Uniformed patrol officers can unexpectedly find themselves in the most dangerous of situations yet have no bodily protection beyond a bulletproof vest.
That’s why Jon Priebe, who spent 27 years in law enforcement in mid-Michigan — from patrolman to detective — invented the Cide Shield, a bulletproof and see-through shield that officers hold to protect themselves from assaults to the face and upper body.
“The uniformed guys on patrol sometimes have no idea what they’re walking into,” said Priebe, who retired in March. “They are in the greatest potential of danger and yet have the least amount of protective equipment. It’s just not right.”
Priebe said officers have these thoughts in the back of their minds all the time.
The triple-plated, polycarbonate acrylic Cide Shields come in two sizes. The smaller one is 1-foot wide by 20 inches high, weighs 10 pounds and comes equipped with video cameras and high-end LED lights. Most officers’ flashlights are at 180 lumens of brightness, while the Cide Shields are at 800 lumens.
Priebe said they could be effective for routine traffic stops or when responding to a scene.
A larger, heavier version of the Cide Shield — active violent incident, or AVI, shields — is meant to protect “at least a couple” of officers at a time in extreme situations, he said.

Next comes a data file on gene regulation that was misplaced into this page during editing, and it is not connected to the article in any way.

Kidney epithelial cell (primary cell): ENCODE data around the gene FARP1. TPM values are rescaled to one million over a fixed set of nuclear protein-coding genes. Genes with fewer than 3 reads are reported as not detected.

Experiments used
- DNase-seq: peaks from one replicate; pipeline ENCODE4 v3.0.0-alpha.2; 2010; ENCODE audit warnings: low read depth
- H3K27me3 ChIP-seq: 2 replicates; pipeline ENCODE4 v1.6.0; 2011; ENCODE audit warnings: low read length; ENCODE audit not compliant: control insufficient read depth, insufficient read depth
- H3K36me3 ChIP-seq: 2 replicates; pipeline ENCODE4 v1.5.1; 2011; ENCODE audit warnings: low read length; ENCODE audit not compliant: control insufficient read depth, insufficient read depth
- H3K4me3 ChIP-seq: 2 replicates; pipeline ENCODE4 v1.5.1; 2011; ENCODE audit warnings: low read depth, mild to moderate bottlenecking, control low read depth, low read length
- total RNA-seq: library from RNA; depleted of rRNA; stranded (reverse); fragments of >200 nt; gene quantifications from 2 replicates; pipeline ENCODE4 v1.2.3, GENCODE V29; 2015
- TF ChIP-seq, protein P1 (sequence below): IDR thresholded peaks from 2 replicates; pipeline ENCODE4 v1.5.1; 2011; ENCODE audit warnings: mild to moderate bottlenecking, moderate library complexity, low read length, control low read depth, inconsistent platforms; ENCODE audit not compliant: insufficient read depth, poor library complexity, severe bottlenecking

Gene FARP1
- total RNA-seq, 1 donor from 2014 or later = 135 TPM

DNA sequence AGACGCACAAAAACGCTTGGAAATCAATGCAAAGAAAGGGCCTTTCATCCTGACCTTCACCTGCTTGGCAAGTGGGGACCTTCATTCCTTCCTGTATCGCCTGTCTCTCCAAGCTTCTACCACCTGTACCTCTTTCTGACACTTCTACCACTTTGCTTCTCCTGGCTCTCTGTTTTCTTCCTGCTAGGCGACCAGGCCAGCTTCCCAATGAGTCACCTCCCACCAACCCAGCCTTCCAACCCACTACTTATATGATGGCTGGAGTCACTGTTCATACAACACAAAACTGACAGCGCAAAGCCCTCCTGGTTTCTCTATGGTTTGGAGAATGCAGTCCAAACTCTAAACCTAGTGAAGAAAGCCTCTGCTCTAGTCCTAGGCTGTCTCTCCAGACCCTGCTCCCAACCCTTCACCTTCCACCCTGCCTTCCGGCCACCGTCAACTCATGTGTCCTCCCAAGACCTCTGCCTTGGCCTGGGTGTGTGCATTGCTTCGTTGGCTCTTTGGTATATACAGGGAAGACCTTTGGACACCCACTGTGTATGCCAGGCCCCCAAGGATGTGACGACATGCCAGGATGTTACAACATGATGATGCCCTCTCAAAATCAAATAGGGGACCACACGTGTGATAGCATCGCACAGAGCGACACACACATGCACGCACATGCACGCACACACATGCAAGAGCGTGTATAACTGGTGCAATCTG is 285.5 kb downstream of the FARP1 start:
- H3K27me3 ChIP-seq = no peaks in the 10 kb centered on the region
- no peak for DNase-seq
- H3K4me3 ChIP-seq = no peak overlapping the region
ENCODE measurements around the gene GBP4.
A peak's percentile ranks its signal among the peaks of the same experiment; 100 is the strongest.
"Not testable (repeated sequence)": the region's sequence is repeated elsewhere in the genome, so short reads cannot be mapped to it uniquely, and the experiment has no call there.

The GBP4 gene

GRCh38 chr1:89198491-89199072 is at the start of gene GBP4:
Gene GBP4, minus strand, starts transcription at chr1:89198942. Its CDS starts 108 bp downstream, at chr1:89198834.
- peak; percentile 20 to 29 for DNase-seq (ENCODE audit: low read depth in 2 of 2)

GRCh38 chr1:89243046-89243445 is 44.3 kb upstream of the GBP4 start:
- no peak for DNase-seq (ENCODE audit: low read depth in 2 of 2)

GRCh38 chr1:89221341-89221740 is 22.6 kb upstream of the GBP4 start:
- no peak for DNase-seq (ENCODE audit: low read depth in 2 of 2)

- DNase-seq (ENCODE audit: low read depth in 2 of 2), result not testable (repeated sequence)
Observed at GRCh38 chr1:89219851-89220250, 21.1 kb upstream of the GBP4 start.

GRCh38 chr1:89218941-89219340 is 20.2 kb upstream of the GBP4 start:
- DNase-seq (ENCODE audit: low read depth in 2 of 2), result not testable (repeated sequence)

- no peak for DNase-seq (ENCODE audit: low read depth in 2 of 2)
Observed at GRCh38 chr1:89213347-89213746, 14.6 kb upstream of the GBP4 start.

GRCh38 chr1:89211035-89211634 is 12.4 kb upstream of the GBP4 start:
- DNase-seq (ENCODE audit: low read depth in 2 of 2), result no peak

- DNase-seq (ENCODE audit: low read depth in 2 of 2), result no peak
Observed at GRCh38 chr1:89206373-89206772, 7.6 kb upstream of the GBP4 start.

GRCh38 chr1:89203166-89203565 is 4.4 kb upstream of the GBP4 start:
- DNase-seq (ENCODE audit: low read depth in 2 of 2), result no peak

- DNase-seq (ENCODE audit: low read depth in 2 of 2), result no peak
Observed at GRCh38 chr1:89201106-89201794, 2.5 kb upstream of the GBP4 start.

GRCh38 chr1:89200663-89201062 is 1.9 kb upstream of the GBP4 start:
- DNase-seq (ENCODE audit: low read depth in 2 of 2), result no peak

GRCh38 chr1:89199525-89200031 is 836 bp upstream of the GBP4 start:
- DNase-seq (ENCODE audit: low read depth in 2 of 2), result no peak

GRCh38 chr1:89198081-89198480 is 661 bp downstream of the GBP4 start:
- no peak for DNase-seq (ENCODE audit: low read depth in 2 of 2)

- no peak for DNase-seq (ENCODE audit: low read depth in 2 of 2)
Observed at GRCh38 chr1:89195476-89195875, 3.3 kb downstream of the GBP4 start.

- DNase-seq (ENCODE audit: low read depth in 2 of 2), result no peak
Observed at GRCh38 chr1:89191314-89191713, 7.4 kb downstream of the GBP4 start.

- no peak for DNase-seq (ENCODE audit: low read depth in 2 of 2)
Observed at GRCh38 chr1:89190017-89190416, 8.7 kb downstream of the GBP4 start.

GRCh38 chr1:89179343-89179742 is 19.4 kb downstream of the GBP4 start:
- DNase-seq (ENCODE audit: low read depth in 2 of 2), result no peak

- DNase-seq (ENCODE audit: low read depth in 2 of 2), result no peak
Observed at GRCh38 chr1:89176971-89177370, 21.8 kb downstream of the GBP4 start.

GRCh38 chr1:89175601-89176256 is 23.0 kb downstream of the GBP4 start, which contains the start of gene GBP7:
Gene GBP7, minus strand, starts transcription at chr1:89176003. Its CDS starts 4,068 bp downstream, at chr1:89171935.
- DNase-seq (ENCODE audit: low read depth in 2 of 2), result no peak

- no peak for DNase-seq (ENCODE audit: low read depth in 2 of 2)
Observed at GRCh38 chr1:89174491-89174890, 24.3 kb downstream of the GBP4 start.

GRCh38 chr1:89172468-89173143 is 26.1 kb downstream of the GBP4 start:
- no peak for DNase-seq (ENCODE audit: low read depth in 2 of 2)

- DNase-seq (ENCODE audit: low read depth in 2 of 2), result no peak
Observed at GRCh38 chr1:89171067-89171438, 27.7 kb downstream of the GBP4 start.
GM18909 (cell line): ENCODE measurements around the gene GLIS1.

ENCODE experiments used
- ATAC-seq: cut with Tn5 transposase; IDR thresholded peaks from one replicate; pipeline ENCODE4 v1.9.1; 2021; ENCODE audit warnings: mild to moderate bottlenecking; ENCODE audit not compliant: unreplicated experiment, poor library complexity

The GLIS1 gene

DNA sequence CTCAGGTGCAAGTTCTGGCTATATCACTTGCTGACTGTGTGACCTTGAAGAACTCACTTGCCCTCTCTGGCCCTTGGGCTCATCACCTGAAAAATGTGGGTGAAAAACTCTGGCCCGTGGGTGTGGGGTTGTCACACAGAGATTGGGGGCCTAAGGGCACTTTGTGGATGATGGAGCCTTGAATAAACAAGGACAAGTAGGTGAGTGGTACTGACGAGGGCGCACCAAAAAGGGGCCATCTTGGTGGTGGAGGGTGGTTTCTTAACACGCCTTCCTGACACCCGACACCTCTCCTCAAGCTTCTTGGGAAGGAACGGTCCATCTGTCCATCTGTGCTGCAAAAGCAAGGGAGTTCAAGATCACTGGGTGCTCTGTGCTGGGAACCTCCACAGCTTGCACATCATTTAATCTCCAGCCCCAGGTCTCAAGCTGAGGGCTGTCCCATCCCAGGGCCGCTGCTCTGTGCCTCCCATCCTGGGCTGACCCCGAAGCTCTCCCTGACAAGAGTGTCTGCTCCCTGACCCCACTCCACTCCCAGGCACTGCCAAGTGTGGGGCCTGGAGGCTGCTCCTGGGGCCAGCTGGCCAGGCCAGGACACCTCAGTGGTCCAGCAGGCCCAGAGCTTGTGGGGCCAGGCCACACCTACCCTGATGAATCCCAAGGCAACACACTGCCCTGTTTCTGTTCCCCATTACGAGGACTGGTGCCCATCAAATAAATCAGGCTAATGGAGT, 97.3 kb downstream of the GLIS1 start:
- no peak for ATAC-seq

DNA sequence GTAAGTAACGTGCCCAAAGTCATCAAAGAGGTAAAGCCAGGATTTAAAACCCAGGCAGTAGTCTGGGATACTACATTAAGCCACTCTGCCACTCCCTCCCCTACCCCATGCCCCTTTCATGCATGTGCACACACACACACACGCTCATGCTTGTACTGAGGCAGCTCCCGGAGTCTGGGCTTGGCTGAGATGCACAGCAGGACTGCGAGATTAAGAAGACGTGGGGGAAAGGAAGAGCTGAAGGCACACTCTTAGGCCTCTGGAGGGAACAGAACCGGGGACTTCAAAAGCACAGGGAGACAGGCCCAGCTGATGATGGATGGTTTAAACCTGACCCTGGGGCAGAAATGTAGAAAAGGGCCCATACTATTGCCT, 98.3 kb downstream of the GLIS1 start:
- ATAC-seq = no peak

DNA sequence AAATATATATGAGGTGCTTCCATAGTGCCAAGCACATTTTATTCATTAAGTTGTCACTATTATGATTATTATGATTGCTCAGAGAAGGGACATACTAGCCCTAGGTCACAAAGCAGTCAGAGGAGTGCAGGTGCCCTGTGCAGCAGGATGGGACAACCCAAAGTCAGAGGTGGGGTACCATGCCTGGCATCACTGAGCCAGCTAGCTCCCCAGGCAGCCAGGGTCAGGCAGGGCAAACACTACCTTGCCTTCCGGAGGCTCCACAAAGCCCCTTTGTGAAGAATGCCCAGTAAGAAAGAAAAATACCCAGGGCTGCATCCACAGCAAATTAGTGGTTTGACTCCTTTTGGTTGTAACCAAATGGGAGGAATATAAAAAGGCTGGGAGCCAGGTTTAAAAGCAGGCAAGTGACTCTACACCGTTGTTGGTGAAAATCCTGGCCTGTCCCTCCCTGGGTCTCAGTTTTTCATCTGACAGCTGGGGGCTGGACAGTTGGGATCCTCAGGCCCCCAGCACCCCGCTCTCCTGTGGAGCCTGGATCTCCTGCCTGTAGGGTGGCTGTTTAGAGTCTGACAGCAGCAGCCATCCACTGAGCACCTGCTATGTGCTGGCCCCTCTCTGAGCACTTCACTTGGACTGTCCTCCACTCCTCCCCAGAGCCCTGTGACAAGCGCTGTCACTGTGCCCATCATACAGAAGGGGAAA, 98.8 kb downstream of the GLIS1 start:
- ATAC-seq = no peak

Priebe would like to see every police officer equipped with a shield, but blocking that goal is the reality of shrinking public safety budgets. The smaller shields go for $1,495 each, while the larger ones are $2,495.
“Funding is an issue,” he said.
Priebe said he has met with the Michigan State University Police Department and Lansing interim Police Chief Teresa Szymanski. He said he has a “verbal agreement” with the Battle Creek Police Department for equipping those forces.
But the money is still not there and no officers out in the field are using Cide Shields.
Lt. Daryl Green, a public information officer who has been with the LPD for 14 years, has not seen the shields, but he agrees patrolling officers face a “variety of threats.”
“The job is unpredictable,” he said. “Is this the right product? I don’t know.”
But he thinks Priebe’s idea is a good one.
“Officer safety is the number one priority when you look at the physical and mental aspect of things,” he said. “Are we able to protect ourselves so we can adequately protect the public?”
Priebe, president of Citadel Defense Technologies, 2305 N. High St. in north Lansing, has devoted his work full time to Cide Shields after retiring from the LPD. But safety is still his main concern, especially since his son Matthew is a police officer.
Three Michigan officers have been killed by gunfire so far this year. Fifty-one officers have been killed by assault or gunfire throughout the U.S. in 2010, according to the Office Down Memorial Page, a nonprofit dedicated to honoring slain officers.